They arrived accompanied by Viscount and Lady Templetown from Castle Upton, Templepatrick Co Antrim.
 
George Frederick Upton sat as a Conservative MP for Antrim from 1858 to 1863. In  1866 he became an Irish Representative Peer and sat in the House of Lords as Lord Templetown.

We cannot know if the Visitors Book was purchased specially for the visit of these important visitors but the arrival of such well-connected persons would have certainly been considered well worth recording to impress other visitors who in turn would also record their names.

In the weeks and months that followed many other important visitors are noted. Lord and Lady Enniskillen, Miss Brooke of Ashbrooke Co Fermanagh along with Miss Bloomfield daughter of John Caldwell Bloomfield of Castlecaldwell. Late in December 1868 Mr Richardson the High Sheriff of Co Fermanagh also visited the Pottery.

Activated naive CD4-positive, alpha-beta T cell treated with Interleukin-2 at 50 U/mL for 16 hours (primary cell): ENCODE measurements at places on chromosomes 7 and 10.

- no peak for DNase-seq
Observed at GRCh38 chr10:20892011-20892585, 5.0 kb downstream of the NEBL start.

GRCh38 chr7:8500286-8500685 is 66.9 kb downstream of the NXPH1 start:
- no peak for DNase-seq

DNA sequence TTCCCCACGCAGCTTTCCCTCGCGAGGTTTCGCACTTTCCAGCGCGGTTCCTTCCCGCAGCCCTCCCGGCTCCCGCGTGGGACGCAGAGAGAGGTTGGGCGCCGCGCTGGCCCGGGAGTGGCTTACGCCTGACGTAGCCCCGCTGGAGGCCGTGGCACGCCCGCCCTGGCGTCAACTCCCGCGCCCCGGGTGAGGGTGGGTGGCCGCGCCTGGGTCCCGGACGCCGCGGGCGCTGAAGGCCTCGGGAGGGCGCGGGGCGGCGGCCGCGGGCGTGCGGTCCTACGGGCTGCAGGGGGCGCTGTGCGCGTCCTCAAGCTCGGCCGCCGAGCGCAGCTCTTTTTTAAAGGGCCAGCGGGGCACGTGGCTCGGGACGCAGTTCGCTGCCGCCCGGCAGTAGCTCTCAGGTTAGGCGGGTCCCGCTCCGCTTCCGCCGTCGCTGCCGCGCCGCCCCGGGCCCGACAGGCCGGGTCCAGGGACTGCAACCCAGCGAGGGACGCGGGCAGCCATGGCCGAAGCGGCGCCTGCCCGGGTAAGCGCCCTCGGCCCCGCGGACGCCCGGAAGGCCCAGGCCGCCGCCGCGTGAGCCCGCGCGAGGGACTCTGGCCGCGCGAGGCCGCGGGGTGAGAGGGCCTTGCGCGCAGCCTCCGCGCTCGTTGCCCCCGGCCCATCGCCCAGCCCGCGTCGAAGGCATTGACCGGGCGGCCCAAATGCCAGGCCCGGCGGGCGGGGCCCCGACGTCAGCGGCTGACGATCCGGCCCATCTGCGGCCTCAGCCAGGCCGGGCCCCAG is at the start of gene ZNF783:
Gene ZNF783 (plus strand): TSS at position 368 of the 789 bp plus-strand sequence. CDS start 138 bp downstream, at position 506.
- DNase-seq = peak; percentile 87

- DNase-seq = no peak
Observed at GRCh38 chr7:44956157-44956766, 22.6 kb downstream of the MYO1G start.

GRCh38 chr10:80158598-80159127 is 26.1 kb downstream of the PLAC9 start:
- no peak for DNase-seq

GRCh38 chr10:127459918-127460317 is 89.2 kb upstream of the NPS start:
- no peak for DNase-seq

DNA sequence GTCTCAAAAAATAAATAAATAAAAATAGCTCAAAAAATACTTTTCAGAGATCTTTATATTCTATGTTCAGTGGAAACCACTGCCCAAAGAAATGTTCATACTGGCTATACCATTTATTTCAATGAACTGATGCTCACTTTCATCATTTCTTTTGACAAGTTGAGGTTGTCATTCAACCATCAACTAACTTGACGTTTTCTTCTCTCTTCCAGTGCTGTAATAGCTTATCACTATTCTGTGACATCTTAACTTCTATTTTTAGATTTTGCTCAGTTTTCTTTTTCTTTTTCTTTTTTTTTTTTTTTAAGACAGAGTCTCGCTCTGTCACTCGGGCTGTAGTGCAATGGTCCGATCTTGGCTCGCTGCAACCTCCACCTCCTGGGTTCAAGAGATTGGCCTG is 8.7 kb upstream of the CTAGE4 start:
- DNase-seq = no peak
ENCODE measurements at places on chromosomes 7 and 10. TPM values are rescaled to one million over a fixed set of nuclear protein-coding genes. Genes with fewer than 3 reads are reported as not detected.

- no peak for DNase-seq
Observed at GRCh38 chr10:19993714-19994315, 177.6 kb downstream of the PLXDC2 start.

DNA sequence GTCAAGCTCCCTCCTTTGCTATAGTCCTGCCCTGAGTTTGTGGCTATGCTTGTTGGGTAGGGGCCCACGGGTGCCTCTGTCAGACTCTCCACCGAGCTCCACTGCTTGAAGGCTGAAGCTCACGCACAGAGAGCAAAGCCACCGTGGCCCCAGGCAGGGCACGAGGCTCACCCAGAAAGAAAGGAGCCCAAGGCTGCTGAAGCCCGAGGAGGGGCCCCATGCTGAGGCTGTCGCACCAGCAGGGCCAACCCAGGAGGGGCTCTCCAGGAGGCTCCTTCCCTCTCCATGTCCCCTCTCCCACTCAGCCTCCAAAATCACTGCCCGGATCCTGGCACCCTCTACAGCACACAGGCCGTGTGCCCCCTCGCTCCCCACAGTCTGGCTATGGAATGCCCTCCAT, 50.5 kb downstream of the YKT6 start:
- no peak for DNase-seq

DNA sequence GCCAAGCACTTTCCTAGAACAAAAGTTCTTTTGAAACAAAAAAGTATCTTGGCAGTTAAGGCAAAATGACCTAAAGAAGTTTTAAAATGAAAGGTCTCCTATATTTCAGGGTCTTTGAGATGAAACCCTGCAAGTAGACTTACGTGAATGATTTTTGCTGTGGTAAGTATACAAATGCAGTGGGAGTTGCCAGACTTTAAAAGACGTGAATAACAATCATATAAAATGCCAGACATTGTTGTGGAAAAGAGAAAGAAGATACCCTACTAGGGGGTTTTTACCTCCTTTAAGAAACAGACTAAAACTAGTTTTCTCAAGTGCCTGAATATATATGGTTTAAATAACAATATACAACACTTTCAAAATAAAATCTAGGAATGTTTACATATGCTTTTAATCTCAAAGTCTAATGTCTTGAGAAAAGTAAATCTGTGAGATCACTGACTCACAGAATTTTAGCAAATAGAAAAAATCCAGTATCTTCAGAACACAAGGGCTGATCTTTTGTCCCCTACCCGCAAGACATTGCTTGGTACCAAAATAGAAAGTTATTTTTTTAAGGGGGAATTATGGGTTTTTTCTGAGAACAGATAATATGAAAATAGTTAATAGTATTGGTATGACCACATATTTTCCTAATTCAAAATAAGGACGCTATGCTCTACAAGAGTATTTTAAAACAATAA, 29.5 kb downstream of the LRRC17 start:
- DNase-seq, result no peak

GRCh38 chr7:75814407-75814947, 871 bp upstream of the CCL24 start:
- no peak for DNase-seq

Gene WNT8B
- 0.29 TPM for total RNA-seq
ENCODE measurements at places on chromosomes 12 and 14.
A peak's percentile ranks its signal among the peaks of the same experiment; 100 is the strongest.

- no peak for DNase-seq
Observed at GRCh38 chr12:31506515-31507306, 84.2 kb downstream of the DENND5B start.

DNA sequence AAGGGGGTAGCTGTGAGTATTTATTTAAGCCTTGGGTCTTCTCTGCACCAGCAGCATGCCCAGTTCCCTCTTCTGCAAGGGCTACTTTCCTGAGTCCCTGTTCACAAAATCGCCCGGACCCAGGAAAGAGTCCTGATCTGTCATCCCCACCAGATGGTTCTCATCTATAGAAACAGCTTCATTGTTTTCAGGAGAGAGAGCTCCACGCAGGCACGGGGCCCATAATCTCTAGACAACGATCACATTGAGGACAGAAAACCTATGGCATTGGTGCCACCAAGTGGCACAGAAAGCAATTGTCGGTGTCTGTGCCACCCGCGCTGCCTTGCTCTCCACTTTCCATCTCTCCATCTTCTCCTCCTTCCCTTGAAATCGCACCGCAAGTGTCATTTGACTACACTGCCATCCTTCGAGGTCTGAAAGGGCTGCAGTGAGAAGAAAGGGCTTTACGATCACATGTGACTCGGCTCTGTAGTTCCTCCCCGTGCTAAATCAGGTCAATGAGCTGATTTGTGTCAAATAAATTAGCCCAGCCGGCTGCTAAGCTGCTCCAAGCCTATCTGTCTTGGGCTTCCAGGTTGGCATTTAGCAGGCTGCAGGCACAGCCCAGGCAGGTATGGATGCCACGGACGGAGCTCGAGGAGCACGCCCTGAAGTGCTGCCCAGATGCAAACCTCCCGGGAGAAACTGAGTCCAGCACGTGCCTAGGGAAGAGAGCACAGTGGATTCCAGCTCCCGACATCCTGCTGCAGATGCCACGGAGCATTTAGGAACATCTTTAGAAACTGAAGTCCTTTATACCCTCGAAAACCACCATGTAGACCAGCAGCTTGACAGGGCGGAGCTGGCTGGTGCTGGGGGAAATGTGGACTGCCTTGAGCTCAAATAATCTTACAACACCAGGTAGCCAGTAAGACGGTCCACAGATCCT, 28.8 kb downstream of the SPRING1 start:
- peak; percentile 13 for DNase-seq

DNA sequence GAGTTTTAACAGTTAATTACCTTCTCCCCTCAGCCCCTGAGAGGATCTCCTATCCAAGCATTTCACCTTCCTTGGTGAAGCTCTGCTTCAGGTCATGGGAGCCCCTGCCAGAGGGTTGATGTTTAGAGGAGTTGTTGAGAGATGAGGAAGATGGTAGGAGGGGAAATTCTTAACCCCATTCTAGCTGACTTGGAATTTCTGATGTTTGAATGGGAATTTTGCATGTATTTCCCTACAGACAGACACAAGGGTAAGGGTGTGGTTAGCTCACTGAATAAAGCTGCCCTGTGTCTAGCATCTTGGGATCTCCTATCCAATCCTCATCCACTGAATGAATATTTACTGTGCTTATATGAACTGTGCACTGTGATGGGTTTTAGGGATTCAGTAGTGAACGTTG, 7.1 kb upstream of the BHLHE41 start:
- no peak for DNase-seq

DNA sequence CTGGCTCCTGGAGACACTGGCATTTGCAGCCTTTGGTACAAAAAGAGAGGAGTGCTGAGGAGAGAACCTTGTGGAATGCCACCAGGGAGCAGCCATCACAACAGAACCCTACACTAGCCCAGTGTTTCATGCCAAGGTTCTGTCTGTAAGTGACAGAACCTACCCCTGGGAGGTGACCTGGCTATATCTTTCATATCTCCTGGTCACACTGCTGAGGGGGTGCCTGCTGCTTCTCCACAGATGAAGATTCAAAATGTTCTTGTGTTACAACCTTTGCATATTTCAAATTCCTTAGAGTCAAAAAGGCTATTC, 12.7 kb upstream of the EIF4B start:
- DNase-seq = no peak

The first visitor from England is Archibald Anson from Longfield Rectory in Derbyshire signed his name in January 1869.

This entry is followed by a long list of persons from the titled aristocracy of the day to the landed gentry to visitors to the locality.

This latter category would increase in volume over the next decade with the popularity of travelling by train on holiday excursions.

The railway connection from Belleek opened in 1866. Another category visiting were returned emigrants who had made good in the New World and were able to travel back across the Atlantic, to visit the land of their birth. These included Rev William McNulty of Passaic, New Jersey visiting Ballyshannon, also Thomas McElderry Sinclair and his wife Caroline of Cedar Falls, Idaho visiting their families in Belfast.